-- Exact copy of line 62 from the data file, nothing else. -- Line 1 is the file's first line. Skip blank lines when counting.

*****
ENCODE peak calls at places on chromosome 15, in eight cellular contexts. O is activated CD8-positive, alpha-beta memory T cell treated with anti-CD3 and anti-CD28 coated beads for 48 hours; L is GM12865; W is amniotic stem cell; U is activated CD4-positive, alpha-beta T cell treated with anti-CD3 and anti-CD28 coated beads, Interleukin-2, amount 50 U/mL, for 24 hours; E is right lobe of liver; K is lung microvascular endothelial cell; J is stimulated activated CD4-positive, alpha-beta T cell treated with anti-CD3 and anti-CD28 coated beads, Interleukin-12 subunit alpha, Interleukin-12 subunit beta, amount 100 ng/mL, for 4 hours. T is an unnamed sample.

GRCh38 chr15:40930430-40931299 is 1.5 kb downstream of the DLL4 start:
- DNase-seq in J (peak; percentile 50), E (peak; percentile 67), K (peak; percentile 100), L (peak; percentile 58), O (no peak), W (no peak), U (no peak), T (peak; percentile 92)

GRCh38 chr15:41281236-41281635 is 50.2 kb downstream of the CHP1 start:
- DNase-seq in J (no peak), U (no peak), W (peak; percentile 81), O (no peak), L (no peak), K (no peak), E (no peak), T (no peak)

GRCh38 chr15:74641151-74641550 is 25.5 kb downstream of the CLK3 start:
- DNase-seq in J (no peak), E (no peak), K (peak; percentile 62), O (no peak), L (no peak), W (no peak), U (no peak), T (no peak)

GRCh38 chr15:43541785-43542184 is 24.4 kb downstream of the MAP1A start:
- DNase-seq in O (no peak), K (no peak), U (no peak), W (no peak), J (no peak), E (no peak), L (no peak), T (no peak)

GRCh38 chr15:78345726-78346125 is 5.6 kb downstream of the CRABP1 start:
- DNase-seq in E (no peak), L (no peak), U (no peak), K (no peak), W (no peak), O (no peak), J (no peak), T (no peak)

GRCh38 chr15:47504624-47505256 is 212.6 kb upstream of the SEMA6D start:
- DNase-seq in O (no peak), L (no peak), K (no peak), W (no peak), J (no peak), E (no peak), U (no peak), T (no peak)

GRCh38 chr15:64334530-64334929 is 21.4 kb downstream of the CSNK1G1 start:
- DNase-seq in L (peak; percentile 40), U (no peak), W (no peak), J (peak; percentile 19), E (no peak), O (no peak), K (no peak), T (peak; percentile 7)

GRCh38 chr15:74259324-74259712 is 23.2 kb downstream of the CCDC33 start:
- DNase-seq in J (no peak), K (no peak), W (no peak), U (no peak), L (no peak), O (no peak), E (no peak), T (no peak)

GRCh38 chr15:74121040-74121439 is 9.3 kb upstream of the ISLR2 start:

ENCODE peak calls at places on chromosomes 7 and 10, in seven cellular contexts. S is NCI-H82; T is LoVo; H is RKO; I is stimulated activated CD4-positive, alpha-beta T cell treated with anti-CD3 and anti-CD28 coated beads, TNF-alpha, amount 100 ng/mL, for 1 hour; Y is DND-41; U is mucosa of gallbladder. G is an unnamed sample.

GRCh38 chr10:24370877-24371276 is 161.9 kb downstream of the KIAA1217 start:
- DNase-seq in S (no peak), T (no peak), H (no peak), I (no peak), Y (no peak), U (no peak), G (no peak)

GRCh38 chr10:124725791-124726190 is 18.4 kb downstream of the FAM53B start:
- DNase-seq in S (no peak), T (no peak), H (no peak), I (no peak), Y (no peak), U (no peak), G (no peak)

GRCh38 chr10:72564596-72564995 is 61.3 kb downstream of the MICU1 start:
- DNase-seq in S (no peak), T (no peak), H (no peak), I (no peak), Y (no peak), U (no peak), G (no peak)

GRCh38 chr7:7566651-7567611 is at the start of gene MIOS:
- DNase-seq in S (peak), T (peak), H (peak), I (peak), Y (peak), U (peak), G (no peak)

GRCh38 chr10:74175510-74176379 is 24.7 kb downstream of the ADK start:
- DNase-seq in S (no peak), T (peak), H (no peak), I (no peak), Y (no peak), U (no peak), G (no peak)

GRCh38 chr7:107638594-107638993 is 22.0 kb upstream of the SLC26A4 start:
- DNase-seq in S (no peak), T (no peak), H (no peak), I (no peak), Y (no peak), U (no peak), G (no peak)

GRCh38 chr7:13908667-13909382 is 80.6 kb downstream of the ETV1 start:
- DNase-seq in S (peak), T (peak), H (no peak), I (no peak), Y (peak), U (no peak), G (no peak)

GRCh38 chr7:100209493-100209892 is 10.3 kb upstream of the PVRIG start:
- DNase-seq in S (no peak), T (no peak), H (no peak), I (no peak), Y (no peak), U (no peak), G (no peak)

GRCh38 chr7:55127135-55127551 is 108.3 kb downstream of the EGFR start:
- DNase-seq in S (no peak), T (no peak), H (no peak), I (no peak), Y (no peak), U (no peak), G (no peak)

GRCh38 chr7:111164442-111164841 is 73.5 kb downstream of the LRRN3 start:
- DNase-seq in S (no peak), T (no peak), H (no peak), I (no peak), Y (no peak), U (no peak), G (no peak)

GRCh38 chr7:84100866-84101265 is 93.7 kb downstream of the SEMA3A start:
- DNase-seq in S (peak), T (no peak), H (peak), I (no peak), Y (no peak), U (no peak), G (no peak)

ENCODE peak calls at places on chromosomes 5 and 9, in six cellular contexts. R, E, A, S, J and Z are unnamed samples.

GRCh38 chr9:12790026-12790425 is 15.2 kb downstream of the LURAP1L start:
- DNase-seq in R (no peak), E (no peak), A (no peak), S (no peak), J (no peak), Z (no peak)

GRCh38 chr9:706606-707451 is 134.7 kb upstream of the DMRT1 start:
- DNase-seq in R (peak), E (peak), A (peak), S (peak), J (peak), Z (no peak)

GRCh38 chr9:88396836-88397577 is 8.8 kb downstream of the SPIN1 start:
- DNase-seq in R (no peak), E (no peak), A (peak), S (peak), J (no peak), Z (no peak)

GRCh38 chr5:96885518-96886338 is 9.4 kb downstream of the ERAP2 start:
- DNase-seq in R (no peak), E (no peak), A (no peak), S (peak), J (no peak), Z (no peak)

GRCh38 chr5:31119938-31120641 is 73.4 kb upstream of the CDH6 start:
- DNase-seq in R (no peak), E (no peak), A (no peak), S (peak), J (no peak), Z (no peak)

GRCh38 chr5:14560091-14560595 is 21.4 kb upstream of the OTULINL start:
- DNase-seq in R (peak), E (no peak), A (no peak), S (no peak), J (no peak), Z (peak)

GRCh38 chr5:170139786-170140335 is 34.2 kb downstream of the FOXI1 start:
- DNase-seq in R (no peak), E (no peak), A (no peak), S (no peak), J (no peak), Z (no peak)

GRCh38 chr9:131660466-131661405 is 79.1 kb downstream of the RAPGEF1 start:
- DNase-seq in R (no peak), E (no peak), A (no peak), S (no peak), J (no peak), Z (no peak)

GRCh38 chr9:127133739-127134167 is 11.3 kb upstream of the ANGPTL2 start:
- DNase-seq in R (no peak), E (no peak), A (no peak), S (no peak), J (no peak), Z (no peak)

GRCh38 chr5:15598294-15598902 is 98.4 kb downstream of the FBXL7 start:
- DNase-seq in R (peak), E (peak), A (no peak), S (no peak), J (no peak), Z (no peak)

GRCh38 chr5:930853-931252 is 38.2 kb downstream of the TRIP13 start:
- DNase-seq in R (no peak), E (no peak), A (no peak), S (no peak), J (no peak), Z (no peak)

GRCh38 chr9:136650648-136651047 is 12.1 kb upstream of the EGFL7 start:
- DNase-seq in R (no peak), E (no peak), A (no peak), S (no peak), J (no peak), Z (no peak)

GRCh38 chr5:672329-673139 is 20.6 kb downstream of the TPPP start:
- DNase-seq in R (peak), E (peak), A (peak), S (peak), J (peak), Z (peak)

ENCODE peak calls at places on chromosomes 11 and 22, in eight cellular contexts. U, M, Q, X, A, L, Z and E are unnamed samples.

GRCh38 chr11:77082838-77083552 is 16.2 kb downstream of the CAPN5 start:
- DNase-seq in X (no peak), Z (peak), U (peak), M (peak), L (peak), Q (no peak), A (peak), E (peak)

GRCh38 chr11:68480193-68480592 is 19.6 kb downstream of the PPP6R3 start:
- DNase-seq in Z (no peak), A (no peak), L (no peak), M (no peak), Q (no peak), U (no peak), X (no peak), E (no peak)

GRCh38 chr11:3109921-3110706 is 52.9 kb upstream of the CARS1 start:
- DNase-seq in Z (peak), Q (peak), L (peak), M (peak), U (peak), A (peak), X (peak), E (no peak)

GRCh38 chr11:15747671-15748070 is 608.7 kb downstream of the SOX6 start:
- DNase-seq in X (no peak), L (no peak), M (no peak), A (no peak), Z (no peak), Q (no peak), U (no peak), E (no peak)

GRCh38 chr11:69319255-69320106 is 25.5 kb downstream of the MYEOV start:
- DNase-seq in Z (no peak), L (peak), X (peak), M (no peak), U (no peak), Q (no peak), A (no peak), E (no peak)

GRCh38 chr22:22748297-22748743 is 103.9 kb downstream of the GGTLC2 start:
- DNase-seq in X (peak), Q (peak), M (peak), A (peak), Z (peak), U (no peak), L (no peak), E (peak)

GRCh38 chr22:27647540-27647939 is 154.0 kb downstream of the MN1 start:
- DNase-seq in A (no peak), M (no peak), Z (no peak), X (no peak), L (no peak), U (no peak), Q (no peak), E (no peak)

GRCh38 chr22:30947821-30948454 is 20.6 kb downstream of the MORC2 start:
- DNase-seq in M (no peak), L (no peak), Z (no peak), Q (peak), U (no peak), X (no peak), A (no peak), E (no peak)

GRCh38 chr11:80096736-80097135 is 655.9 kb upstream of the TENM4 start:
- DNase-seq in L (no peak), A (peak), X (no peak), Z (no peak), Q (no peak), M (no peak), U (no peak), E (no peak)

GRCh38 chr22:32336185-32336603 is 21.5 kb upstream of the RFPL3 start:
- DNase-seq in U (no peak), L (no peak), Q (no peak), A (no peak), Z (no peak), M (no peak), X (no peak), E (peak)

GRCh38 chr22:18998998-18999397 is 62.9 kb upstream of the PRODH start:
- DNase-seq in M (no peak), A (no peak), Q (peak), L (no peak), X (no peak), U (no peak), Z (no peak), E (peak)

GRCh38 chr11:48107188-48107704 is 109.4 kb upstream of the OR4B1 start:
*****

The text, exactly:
- DNase-seq in R (peak), E (peak), A (no peak), S (no peak), J (no peak), Z (no peak)